"If guns cause crime, all of mine are defective"
--Ted Nugent

James
Unregistered User
(4/24/03 12:16:49 am)
63.226.222.161
| Edit | Del Interesting
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Guardian,

Thanks for the thoughtful response.
Regarding the 9.62 sq stat. is that a reference to the expected pattern at 12 feet or is that the surface area of 1 oz. of #9's?
I agree that 1+1 does not always equal 2 In this case I would argue that it equals 3. The whole is much greater than the parts.

Also, I like the ballistic gelatin drawing, too bad there isn't a similar drawing for birdshot at close range. I thought it was very interesting that the wad is shown to penetrate four inches. Curious how many ft. lbs the plastic adds :~)

I like your line of thought. Still have not convinced me to concede though.
I would say if your going for effect without regard to over penetration then slugs are the way to go (deep primary), at short range where punching walls is a concern, I would not feel undergunned stoked with 7-1/2 or 8 target loads. If you've ever put something down with 'em, there is little doubt they are up to task.

Guardian
Tactical Shooting Moderator
Posts: 212
(4/24/03 3:06:52 pm)
216.69.223.249
| Edit | Del Wound Ballistics
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James,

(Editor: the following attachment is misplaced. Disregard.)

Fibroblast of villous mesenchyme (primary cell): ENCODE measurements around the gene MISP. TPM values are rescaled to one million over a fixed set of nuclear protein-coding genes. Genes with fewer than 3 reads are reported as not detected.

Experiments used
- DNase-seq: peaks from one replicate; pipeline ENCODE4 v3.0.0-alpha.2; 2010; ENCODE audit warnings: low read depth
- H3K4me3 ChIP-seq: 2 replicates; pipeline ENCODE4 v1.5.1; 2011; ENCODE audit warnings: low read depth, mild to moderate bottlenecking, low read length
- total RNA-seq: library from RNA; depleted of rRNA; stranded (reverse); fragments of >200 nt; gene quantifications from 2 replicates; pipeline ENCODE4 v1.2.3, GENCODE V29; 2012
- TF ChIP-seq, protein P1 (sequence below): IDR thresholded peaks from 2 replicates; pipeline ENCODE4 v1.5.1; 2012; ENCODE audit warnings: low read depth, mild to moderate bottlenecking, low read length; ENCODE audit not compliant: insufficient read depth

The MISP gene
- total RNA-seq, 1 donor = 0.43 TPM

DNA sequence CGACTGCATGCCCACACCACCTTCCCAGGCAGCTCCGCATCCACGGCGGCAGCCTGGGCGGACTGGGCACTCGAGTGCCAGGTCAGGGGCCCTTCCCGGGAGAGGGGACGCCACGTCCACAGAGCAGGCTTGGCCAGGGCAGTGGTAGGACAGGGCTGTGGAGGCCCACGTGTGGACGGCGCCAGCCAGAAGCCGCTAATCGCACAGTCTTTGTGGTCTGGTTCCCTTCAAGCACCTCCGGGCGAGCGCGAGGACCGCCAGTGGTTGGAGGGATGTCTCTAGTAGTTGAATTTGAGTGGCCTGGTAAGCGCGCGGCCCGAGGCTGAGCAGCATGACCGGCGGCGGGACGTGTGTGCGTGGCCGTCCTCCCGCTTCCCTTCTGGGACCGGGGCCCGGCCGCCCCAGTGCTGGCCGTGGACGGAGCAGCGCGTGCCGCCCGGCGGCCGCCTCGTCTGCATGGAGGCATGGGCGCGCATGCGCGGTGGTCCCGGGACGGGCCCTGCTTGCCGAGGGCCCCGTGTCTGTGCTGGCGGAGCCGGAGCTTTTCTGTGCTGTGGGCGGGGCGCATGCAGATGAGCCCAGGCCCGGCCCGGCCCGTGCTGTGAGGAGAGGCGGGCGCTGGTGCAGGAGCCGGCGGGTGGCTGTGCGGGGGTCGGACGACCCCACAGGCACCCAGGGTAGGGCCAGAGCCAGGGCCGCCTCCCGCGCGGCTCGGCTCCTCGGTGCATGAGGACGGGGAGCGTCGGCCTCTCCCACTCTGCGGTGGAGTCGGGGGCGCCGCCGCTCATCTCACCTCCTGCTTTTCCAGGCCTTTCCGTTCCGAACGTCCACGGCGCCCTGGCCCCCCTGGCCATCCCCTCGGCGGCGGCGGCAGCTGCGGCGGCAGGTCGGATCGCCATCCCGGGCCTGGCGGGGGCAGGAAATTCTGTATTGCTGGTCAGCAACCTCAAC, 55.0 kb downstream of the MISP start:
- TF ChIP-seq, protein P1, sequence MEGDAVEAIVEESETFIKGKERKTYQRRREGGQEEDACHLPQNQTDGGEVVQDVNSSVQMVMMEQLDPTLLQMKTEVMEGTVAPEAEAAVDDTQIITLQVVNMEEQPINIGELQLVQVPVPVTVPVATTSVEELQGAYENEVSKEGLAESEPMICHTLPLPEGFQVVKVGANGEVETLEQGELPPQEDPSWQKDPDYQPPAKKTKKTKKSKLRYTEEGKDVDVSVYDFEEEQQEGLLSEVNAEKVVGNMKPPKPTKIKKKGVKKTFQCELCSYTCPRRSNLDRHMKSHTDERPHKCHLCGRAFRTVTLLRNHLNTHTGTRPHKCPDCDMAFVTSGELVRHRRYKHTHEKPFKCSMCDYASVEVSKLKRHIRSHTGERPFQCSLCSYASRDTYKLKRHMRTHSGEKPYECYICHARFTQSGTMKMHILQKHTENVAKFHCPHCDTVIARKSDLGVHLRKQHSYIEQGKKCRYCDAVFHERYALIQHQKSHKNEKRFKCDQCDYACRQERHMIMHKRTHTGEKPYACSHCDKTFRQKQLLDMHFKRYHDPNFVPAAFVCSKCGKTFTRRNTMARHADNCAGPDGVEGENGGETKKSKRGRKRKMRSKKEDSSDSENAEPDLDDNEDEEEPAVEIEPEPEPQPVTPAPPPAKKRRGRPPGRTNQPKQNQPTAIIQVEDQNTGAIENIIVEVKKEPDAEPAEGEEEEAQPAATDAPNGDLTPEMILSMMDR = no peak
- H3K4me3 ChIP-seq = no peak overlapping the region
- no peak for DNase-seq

No Problem. I enjoy the debate, We both get a little education this way. I have to read new things and find information to expalin my point, and I get the added benefit of learning why you see things the way you do.

The 9.62" sq is the approximate area of a 3.5" circle, which should be the area of impact for the pellets at 12' (assuming you have a factory barrel with a Cyl choke). This can change considerably depending on choke and ammo brand.

I found a few other interesting articles concerning Wound Ballistics, and what accually happens to the human body to stop an attacker. I will summarize what I found to be key points and also link the article so you can read the entire section.

Wound Ballistics

This first article deals largly with handgun wound trauma, however the medical aspect is the important part.

"The only method of reliably stopping a human with a handgun is to decrease the functioning capability of the central nervous system (CNS) and specifically, the brain and cervical spinal cord. There are two ways to accomplish this goal: 1) direct trauma to the CNS tissue resulting in tissue destruction and 2) lack of oxygen to the brain caused by bleeding and loss of blood pressure."